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Found 237 result(s)
The Office for National Statistics (ONS) is the UK’s largest independent producer of official statistics and is the recognised national statistical institute for the UK. It is responsible for collecting and publishing statistics related to the economy, population and society at national, regional and local levels. It also conducts the census in England and Wales every ten years. The ONS plays a leading role in national and international good practice in the production of official statistics. It is the executive office of the UK Statistics Authority and although they are separate, they are still closely related.
The DIP database catalogs experimentally determined interactions between proteins. It combines information from a variety of sources to create a single, consistent set of protein-protein interactions. The data stored within the DIP database were curated, both, manually by expert curators and also automatically using computational approaches that utilize the the knowledge about the protein-protein interaction networks extracted from the most reliable, core subset of the DIP data. Please, check the reference page to find articles describing the DIP database in greater detail. The Database of Ligand-Receptor Partners (DLRP) is a subset of DIP (Database of Interacting Proteins). The DLRP is a database of protein ligand and protein receptor pairs that are known to interact with each other. By interact we mean that the ligand and receptor are members of a ligand-receptor complex and, unless otherwise noted, transduce a signal. In some instances the ligand and/or receptor may form a heterocomplex with other ligands/receptors in order to be functional. We have entered the majority of interactions in DLRP as full DIP entries, with links to references and additional information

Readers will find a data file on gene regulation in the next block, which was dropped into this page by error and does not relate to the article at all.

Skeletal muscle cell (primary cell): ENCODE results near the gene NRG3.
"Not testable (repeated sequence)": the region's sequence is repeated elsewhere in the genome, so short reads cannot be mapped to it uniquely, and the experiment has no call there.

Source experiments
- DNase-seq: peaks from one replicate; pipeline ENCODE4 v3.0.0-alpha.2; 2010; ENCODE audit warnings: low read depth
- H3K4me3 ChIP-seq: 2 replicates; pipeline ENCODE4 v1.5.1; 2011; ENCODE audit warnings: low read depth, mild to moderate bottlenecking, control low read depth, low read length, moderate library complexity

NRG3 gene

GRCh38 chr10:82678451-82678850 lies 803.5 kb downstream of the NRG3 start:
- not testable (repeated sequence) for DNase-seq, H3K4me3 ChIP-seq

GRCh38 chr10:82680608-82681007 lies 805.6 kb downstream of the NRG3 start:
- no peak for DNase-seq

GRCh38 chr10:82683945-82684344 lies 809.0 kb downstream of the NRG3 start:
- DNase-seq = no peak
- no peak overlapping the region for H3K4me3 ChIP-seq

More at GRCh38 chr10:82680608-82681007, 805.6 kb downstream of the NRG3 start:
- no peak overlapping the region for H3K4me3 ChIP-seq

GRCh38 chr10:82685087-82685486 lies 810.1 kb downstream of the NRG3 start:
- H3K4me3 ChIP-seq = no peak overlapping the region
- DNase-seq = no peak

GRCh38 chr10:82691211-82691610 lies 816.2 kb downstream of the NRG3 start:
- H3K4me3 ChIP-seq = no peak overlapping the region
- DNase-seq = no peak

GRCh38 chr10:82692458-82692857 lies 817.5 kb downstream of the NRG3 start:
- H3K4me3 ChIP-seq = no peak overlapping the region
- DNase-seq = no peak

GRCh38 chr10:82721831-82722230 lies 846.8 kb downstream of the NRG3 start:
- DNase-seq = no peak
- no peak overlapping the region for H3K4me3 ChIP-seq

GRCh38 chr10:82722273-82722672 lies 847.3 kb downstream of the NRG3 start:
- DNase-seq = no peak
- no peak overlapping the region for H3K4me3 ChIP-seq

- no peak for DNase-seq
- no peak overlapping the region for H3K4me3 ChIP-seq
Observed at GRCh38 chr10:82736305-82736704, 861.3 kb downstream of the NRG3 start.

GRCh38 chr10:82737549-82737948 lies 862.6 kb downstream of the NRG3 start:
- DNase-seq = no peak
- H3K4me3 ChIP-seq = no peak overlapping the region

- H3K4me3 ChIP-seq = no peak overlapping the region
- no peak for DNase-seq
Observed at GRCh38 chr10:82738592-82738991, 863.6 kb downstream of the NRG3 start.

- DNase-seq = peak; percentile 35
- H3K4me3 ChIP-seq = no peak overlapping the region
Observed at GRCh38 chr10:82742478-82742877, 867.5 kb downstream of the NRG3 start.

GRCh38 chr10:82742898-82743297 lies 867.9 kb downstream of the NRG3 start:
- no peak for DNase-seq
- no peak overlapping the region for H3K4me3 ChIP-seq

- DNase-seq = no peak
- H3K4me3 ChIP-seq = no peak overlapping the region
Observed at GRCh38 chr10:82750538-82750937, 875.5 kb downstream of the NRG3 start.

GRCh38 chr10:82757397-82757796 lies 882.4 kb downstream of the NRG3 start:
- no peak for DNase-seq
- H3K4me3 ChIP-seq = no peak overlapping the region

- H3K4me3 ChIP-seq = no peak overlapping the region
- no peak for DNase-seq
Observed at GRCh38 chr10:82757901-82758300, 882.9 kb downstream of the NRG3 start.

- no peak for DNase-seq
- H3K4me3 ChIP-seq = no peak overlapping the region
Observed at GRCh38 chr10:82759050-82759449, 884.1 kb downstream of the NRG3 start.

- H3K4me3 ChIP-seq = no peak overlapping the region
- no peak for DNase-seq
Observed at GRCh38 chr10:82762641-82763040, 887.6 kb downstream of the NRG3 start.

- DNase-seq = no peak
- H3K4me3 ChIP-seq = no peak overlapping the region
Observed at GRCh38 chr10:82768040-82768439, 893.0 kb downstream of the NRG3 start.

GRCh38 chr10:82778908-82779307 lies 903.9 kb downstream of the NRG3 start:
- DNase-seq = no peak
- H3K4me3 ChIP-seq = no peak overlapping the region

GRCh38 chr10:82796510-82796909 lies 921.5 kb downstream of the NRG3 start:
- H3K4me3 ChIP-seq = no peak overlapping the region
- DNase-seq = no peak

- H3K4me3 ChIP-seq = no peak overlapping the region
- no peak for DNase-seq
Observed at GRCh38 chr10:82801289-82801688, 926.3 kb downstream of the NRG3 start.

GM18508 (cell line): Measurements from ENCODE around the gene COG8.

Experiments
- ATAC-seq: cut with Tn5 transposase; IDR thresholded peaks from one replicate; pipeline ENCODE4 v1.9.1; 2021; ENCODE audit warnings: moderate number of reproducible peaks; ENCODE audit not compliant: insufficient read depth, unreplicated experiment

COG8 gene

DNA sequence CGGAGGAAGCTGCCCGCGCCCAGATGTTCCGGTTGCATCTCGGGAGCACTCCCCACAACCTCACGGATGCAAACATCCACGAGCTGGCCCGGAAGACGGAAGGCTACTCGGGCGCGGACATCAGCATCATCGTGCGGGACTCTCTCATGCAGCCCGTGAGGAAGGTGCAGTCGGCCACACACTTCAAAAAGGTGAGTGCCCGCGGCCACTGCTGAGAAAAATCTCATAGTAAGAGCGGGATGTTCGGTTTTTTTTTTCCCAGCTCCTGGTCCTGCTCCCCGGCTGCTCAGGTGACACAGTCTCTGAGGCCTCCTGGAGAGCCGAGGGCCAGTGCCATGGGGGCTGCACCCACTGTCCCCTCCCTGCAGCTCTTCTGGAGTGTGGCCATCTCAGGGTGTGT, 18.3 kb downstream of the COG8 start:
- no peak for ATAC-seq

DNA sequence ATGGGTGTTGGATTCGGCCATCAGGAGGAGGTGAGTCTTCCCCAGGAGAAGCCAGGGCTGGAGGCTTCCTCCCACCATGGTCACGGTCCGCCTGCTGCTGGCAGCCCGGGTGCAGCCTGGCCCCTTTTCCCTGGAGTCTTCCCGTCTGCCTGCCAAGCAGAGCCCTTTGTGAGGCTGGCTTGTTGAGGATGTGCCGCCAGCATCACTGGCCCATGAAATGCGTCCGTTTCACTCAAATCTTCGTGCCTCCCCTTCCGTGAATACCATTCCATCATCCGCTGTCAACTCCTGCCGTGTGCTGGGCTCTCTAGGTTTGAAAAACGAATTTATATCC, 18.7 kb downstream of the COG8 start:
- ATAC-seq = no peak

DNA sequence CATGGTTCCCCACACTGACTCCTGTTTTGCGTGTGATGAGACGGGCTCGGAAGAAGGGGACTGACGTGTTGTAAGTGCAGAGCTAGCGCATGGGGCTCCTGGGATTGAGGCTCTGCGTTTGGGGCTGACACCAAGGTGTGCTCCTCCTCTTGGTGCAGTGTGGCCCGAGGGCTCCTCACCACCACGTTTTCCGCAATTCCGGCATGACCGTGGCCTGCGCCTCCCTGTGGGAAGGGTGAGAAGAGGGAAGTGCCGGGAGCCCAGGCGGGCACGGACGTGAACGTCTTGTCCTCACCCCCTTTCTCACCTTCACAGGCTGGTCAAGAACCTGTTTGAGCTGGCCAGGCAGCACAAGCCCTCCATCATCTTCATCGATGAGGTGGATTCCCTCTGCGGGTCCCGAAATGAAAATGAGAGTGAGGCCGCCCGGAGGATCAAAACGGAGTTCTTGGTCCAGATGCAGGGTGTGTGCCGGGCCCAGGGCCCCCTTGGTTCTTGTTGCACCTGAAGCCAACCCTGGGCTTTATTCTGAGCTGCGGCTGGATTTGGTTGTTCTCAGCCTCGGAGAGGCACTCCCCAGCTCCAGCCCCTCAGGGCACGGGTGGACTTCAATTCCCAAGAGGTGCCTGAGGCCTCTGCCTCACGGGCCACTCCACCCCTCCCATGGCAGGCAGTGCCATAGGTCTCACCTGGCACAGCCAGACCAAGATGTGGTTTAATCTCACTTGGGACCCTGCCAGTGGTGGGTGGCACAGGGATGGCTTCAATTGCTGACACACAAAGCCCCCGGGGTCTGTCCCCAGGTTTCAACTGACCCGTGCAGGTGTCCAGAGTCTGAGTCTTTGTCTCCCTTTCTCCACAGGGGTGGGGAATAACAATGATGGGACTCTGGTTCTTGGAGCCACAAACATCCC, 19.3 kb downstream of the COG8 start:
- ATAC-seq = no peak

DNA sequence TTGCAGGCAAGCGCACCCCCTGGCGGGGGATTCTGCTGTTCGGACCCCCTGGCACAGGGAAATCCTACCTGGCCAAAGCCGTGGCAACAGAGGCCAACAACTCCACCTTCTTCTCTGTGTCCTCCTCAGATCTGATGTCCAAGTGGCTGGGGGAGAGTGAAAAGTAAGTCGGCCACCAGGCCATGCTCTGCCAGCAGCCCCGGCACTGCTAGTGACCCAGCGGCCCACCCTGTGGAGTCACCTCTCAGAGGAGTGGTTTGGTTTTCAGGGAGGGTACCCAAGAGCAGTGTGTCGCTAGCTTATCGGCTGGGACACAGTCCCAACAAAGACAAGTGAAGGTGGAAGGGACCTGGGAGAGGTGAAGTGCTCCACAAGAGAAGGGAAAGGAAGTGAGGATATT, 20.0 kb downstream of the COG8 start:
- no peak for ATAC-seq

iHUB is a collaborative environment that supports research that relate to the genes and gene networks that control the ionomes, mineral nutrient, and trace element compositions of tissues and organisms. It provides tools to share data, literature, and coordinating collection efforts, among others. It contains ionomic data on more than 200.000 samples.
GENCODE is a scientific project in genome research and part of the ENCODE (ENCyclopedia Of DNA Elements) scale-up project. The GENCODE consortium was initially formed as part of the pilot phase of the ENCODE project to identify and map all protein-coding genes within the ENCODE regions (approx. 1% of Human genome). Given the initial success of the project, GENCODE now aims to build an “Encyclopedia of genes and genes variants” by identifying all gene features in the human and mouse genome using a combination of computational analysis, manual annotation, and experimental validation, and annotating all evidence-based gene features in the entire human genome at a high accuracy.